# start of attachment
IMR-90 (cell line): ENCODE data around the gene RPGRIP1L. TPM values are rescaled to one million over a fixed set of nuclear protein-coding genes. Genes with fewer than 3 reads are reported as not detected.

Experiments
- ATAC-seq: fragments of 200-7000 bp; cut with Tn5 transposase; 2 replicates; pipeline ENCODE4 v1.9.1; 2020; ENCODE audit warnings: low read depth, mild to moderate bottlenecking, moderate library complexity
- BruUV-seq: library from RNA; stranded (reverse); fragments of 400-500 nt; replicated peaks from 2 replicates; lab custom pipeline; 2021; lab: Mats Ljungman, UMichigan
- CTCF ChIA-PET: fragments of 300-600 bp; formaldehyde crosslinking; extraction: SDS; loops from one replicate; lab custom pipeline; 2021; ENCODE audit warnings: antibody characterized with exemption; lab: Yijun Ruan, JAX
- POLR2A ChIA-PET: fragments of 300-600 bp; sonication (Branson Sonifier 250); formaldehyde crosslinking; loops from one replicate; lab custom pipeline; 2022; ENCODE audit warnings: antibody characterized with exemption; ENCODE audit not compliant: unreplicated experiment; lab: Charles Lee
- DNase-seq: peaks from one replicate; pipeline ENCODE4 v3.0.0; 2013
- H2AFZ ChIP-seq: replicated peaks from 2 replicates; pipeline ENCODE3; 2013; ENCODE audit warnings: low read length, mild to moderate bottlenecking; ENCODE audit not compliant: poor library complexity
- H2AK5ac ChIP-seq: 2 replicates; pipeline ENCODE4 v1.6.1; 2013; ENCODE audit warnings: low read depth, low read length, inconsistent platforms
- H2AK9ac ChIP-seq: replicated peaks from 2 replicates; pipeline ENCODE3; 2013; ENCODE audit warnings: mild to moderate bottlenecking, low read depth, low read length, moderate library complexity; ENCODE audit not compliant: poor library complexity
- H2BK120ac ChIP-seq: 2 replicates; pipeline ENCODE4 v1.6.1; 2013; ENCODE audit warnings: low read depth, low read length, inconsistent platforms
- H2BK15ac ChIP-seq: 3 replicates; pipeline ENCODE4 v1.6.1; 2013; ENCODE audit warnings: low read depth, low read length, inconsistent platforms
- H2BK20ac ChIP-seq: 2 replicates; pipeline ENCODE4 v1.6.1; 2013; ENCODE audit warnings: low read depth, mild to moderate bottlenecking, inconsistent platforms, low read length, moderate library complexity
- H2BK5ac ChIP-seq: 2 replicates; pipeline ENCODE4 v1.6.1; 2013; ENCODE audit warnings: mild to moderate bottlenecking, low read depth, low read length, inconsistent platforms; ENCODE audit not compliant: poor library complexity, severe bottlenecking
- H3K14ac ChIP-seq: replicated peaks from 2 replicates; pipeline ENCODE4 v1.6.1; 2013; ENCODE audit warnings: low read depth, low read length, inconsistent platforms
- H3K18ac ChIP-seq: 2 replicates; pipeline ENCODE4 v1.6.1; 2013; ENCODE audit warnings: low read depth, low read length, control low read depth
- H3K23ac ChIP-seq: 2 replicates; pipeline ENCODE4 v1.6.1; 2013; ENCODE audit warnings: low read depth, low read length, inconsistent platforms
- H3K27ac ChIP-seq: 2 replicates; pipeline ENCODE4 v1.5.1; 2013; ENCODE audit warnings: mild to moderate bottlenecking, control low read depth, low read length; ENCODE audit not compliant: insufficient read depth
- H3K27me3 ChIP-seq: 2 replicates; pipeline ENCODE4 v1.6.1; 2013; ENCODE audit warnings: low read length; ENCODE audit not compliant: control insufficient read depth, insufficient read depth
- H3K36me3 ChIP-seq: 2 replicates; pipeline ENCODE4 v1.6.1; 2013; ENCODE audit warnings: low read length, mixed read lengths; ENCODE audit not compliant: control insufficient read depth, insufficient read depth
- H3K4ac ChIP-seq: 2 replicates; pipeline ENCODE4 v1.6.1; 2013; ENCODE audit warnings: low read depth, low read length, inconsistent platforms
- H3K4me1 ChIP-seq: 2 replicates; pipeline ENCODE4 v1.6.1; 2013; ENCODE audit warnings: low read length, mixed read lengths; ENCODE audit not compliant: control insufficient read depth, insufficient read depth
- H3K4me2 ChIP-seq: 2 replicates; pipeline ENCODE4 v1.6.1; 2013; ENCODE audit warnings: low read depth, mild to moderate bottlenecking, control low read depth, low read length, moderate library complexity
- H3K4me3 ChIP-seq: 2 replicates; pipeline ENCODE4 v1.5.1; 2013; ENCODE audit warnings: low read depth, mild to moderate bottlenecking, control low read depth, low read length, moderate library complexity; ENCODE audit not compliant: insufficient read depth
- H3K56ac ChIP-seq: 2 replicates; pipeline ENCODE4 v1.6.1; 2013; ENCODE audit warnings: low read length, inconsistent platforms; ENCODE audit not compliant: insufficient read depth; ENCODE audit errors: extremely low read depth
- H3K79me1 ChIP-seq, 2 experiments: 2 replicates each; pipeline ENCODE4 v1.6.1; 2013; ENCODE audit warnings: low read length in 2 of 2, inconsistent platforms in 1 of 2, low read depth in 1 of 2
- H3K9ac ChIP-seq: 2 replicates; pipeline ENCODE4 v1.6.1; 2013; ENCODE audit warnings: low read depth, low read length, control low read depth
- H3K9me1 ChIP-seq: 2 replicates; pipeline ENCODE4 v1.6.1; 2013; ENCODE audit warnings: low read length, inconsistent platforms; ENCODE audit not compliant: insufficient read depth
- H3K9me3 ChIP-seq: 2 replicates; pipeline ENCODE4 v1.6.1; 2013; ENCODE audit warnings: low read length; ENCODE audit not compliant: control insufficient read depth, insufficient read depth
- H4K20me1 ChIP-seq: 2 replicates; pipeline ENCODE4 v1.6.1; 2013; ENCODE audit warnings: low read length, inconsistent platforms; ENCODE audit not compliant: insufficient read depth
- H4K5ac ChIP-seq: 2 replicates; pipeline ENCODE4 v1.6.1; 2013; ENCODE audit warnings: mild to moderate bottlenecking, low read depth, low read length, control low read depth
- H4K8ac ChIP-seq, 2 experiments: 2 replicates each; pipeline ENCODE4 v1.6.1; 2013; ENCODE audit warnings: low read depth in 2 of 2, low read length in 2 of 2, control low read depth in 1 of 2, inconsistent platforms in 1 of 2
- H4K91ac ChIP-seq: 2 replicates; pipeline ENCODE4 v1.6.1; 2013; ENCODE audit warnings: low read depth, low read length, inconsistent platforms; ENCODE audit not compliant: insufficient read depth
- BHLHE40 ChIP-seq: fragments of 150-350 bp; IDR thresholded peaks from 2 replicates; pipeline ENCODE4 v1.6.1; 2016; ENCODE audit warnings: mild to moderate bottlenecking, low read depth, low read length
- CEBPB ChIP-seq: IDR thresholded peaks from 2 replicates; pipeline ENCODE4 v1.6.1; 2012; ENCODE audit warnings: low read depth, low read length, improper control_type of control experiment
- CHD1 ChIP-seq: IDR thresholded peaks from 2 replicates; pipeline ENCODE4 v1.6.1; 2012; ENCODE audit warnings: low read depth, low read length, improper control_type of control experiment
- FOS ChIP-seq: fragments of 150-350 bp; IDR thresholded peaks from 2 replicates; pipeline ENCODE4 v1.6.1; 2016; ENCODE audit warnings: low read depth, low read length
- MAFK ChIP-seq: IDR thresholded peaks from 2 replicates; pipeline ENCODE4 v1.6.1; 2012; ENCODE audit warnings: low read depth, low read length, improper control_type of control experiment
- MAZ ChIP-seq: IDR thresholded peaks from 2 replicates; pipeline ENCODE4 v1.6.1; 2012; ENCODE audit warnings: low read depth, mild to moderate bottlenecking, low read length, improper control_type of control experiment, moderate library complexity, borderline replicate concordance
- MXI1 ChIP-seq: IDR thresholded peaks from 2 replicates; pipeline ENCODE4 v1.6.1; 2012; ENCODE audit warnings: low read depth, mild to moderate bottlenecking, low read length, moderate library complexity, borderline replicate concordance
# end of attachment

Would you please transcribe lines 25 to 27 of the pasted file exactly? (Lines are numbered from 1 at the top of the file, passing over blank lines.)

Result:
- H3K56ac ChIP-seq: 2 replicates; pipeline ENCODE4 v1.6.1; 2013; ENCODE audit warnings: low read length, inconsistent platforms; ENCODE audit not compliant: insufficient read depth; ENCODE audit errors: extremely low read depth
- H3K79me1 ChIP-seq, 2 experiments: 2 replicates each; pipeline ENCODE4 v1.6.1; 2013; ENCODE audit warnings: low read length in 2 of 2, inconsistent platforms in 1 of 2, low read depth in 1 of 2
- H3K9ac ChIP-seq: 2 replicates; pipeline ENCODE4 v1.6.1; 2013; ENCODE audit warnings: low read depth, low read length, control low read depth